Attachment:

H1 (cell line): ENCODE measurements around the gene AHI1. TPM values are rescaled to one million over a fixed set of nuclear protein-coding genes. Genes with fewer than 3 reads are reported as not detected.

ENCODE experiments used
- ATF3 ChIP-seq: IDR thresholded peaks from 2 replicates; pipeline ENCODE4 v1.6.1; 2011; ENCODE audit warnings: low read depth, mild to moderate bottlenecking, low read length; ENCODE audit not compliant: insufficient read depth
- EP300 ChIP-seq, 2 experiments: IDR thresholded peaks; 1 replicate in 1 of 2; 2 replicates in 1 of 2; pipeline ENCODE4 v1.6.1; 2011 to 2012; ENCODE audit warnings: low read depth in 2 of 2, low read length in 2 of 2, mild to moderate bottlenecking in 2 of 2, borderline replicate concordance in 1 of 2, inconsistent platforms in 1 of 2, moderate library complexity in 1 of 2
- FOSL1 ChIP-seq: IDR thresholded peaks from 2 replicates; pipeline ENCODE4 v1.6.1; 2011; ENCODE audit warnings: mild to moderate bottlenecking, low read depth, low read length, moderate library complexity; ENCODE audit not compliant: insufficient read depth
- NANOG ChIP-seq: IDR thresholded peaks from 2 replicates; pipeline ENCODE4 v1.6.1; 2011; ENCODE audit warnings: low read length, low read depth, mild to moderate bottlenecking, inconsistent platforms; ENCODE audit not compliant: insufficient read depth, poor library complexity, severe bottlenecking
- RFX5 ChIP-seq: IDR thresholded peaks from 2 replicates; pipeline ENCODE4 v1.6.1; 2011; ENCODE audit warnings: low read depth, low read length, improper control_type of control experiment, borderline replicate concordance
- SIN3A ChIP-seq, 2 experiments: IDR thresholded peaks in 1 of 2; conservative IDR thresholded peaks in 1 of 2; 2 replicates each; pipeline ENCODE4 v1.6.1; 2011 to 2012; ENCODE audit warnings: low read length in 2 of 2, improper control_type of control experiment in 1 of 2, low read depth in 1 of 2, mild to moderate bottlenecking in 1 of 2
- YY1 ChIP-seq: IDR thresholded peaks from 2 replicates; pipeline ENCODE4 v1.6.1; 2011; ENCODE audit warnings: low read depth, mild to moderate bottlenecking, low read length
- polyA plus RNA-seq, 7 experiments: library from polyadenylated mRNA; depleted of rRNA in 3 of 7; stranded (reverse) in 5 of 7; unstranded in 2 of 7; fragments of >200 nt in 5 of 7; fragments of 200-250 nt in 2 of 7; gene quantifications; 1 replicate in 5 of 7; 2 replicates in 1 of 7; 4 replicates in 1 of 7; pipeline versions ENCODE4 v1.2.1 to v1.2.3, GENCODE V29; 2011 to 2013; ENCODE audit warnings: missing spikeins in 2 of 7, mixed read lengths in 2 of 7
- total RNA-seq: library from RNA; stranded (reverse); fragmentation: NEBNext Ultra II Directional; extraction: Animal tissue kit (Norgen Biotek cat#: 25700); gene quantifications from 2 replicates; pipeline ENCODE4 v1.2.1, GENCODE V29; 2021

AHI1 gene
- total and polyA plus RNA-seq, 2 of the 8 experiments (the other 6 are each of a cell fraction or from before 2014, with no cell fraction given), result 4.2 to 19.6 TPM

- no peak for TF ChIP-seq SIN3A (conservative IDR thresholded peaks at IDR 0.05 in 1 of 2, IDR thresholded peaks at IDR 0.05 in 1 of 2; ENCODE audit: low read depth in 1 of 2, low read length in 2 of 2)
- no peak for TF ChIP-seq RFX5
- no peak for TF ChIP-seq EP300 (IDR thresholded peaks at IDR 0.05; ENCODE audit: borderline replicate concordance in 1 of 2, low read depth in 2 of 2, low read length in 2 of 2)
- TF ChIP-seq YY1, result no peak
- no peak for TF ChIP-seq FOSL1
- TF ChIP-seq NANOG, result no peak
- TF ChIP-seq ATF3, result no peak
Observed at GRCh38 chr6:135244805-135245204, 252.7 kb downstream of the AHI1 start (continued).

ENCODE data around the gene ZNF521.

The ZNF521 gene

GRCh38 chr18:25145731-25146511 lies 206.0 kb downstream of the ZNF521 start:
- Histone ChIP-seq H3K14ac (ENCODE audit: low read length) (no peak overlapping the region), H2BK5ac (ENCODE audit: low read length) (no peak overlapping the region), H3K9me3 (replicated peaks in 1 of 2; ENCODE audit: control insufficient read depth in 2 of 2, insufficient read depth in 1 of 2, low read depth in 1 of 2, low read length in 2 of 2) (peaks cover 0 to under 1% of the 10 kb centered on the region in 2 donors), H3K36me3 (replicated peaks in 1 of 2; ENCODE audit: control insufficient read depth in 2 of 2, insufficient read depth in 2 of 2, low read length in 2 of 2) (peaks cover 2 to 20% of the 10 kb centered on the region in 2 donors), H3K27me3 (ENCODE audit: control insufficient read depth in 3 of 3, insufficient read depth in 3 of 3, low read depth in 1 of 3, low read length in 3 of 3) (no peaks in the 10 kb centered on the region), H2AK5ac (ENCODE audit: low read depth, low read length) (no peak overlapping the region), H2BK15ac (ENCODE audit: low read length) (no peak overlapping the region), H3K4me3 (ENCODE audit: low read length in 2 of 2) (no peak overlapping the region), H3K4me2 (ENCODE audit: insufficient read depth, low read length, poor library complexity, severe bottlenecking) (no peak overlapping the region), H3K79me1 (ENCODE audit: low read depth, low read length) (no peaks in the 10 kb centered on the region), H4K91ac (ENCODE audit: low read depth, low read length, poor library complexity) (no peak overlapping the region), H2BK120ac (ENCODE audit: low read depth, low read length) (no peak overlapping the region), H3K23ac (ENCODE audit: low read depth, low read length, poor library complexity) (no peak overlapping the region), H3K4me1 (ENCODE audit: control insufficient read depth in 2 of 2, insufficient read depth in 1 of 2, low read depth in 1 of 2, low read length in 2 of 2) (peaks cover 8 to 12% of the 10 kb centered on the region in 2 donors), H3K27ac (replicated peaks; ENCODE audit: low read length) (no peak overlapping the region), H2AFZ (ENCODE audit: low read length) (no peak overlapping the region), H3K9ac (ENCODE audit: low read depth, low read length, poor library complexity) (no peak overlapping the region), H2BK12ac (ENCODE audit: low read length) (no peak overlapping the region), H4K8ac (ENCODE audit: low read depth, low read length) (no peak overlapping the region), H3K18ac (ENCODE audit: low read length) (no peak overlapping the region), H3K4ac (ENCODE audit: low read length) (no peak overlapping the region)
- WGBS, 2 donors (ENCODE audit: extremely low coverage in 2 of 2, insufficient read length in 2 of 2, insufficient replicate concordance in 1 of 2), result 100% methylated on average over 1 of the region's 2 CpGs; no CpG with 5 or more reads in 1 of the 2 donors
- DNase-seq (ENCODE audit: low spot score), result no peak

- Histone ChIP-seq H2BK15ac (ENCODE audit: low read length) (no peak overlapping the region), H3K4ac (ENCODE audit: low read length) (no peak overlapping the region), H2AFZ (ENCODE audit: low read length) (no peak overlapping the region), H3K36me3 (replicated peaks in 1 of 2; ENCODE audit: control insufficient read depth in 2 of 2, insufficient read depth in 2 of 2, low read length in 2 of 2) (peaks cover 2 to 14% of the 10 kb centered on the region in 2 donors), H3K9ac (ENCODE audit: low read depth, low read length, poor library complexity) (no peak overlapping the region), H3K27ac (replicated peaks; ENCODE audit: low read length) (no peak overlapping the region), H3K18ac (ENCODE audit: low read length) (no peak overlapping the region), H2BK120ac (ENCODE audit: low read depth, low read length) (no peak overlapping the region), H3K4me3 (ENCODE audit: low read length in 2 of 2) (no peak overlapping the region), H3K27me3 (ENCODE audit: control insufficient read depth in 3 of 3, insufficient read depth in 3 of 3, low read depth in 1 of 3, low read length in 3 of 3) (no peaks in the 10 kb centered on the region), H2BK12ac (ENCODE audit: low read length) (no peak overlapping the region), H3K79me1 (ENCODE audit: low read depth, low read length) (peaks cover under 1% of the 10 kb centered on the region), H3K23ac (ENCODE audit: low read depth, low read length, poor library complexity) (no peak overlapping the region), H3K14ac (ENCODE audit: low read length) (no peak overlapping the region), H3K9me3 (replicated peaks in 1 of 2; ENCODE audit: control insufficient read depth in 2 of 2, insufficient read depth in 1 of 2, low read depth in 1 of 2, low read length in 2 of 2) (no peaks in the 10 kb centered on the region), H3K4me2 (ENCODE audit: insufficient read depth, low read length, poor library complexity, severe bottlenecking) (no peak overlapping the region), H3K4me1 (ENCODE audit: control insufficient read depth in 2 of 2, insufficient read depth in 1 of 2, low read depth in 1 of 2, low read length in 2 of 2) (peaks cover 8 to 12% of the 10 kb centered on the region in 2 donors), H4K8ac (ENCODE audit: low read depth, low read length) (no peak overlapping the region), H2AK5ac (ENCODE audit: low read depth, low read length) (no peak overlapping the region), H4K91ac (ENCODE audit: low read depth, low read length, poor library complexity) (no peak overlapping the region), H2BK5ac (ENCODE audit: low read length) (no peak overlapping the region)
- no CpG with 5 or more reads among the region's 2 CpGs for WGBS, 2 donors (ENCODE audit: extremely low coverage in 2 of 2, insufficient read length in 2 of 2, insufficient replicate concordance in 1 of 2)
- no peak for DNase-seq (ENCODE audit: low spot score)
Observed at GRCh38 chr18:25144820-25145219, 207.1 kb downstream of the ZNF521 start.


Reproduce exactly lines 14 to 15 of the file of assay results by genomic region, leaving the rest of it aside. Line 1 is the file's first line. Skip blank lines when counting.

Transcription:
- no peak for TF ChIP-seq SIN3A (conservative IDR thresholded peaks at IDR 0.05 in 1 of 2, IDR thresholded peaks at IDR 0.05 in 1 of 2; ENCODE audit: low read depth in 1 of 2, low read length in 2 of 2)
- no peak for TF ChIP-seq RFX5